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RNA

Genetics.
  1. ribonucleic acid: any of a class of single-stranded molecules transcribed from DNA in the cell nucleus or in the mitochondrion or chloroplast, containing along the strand a linear sequence of nucleotide bases that is complementary to the DNA strand from which it is transcribed: the composition of the RNA molecule is identical with that of DNA except for the substitution of the sugar ribose for deoxyribose and the substitution of the nucleotide base uracil for thymine.
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Origin of RNA

First recorded in 1945–50
Dictionary.com Unabridged Based on the Random House Unabridged Dictionary, © Random House, Inc. 2018

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heredityRNAgenechromosome

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British Dictionary definitions for rna

RNA

noun
  1. biochem ribonucleic acid; any of a group of nucleic acids, present in all living cells, that play an essential role in the synthesis of proteins. On hydrolysis they yield the pentose sugar ribose, the purine bases adenine and guanine, the pyrimidine bases cytosine and uracil, and phosphoric acidSee also messenger RNA, transfer RNA, ribosomal RNA, DNA
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Collins English Dictionary - Complete & Unabridged 2012 Digital Edition © William Collins Sons & Co. Ltd. 1979, 1986 © HarperCollins Publishers 1998, 2000, 2003, 2005, 2006, 2007, 2009, 2012

Word Origin and History for rna

RNA

n.

1948, abbreviation of ribonucleic acid (see ribonucleic).

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Online Etymology Dictionary, © 2010 Douglas Harper

rna in Medicine

RNA

(är′ĕn-ā)
n.
  1. Ribonucleic acid; a polymeric constituent of all living cells and many viruses, consisting of a long, usually single-stranded chain of alternating phosphate and ribose units with the bases adenine, guanine, cytosine, and uracil bonded to the ribose. The structure and base sequence of RNA are determinants of protein synthesis and the transmission of genetic information.
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The American Heritage® Stedman's Medical Dictionary Copyright © 2002, 2001, 1995 by Houghton Mifflin Company. Published by Houghton Mifflin Company.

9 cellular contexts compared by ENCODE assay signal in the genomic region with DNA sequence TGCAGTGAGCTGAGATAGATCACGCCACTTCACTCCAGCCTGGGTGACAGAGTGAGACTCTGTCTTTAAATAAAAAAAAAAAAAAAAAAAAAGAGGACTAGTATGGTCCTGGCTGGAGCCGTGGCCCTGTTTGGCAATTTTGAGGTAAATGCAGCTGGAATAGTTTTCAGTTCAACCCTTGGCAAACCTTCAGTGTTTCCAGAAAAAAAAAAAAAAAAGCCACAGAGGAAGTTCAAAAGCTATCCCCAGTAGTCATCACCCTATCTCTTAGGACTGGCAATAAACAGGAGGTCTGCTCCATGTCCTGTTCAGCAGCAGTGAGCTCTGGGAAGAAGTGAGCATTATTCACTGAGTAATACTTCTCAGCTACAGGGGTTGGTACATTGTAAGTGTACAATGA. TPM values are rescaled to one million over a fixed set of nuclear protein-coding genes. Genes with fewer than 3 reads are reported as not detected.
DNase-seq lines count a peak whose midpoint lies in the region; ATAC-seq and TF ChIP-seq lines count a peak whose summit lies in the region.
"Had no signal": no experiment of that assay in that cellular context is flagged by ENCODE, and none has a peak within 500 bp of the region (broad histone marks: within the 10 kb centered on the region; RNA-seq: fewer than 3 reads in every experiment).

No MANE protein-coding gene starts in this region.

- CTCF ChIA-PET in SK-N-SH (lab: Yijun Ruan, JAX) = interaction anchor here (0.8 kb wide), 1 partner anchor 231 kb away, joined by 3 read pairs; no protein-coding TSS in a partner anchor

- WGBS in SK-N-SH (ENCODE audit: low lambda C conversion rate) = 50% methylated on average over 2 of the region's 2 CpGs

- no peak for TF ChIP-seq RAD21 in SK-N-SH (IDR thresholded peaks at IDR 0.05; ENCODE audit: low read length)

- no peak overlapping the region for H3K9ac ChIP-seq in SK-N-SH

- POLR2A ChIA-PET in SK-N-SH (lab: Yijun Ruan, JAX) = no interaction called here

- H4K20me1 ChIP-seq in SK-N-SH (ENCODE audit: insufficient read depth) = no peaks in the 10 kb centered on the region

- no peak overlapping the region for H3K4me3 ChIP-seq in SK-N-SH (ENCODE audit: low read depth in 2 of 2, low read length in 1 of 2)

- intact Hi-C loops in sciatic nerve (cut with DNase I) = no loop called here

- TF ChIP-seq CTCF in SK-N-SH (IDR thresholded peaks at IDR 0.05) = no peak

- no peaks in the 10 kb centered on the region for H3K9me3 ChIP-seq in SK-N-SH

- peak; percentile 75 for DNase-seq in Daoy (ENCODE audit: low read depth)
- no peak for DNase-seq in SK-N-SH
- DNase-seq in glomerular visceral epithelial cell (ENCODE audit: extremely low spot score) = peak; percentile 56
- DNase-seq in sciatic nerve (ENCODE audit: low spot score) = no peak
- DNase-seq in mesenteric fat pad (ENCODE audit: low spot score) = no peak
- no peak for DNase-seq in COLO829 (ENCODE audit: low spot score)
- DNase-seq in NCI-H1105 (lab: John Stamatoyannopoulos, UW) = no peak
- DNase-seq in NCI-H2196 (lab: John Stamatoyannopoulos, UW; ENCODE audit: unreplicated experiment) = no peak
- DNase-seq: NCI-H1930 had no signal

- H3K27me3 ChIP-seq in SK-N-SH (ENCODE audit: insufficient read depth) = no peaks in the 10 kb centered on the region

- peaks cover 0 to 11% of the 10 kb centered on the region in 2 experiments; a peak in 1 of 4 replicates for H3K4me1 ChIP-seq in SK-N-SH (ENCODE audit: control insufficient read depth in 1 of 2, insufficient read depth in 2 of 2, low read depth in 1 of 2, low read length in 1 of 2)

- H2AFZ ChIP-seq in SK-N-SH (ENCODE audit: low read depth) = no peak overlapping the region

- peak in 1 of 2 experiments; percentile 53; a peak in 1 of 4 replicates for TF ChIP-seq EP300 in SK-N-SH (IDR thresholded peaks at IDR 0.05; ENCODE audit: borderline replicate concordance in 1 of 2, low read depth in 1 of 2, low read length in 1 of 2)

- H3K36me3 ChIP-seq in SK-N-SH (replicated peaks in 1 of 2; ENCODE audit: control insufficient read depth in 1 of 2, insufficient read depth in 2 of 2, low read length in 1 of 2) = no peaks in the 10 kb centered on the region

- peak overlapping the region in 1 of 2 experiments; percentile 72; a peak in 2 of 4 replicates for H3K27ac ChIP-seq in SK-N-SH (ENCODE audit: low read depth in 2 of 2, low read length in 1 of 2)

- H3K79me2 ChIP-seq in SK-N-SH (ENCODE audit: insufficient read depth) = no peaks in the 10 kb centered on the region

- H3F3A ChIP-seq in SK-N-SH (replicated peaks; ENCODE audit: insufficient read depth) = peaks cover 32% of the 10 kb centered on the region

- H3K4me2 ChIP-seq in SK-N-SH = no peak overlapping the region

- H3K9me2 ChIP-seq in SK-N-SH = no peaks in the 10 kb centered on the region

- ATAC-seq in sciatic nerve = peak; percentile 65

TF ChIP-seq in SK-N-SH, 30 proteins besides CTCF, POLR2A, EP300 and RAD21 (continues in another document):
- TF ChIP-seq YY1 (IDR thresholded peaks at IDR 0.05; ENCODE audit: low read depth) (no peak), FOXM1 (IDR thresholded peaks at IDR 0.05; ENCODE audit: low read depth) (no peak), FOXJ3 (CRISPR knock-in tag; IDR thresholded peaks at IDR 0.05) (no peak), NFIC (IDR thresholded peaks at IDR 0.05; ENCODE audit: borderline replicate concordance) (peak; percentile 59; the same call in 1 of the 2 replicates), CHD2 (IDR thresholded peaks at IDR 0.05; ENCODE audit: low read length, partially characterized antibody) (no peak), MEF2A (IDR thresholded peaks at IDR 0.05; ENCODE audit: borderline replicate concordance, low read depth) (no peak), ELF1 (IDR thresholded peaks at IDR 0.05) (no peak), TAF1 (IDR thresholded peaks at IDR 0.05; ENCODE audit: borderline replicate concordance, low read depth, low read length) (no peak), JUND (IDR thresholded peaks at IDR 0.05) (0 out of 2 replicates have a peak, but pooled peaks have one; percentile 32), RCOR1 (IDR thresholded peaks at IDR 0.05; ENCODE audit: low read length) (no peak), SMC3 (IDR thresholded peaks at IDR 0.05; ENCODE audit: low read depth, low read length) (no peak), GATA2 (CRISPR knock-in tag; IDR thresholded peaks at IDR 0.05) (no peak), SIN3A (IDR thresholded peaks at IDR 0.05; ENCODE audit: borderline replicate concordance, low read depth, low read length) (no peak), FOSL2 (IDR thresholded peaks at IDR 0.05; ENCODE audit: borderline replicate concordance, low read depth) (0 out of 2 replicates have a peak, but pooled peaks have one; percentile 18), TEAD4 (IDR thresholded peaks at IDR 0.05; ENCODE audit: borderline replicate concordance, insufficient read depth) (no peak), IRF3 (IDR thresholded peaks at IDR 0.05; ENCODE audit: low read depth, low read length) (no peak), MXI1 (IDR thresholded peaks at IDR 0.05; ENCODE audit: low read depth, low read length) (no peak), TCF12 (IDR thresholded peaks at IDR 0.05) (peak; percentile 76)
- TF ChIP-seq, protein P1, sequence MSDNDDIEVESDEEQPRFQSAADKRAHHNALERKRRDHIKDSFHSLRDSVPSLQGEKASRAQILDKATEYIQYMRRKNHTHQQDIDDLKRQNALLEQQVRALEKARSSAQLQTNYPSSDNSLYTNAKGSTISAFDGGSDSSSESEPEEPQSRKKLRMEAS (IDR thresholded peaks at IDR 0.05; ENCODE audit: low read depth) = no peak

rna in Science

RNA

[är′ĕn-ā]
  1. Short for ribonucleic acid. The nucleic acid that is used in key metabolic processes for all steps of protein synthesis in all living cells and carries the genetic information of many viruses. Unlike double-stranded DNA, RNA consists of a single strand of nucleotides, and it occurs in a variety of lengths and shapes. RNA also differs from DNA in having the pyrimidine base uracil instead of thymine and in having ribose instead of deoxyribose in its sugar-phosphate backbone. In eukaryotes, RNA is produced in the cell nucleus.Messenger RNA is RNA that carries genetic information from the cell nucleus to the structures in the cytoplasm (known as ribosomes) where protein synthesis takes place.Ribosomal RNA is the main structural component of the ribosome.Transfer RNA is RNA that delivers the amino acids necessary for protein synthesis to the ribosomes. Compare DNA.
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The American Heritage® Science Dictionary Copyright © 2011. Published by Houghton Mifflin Harcourt Publishing Company. All rights reserved.

rna in Culture

RNA

One of a group of molecules similar in structure to a single strand of DNA. The function of RNA is to carry the information from DNA in the cell's nucleus into the body of the cell, to use the genetic code to assemble proteins, and to comprise part of the ribosomes that serve as the platform on which protein synthesis takes place.

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The New Dictionary of Cultural Literacy, Third Edition Copyright © 2005 by Houghton Mifflin Harcourt Publishing Company. Published by Houghton Mifflin Harcourt Publishing Company. All rights reserved.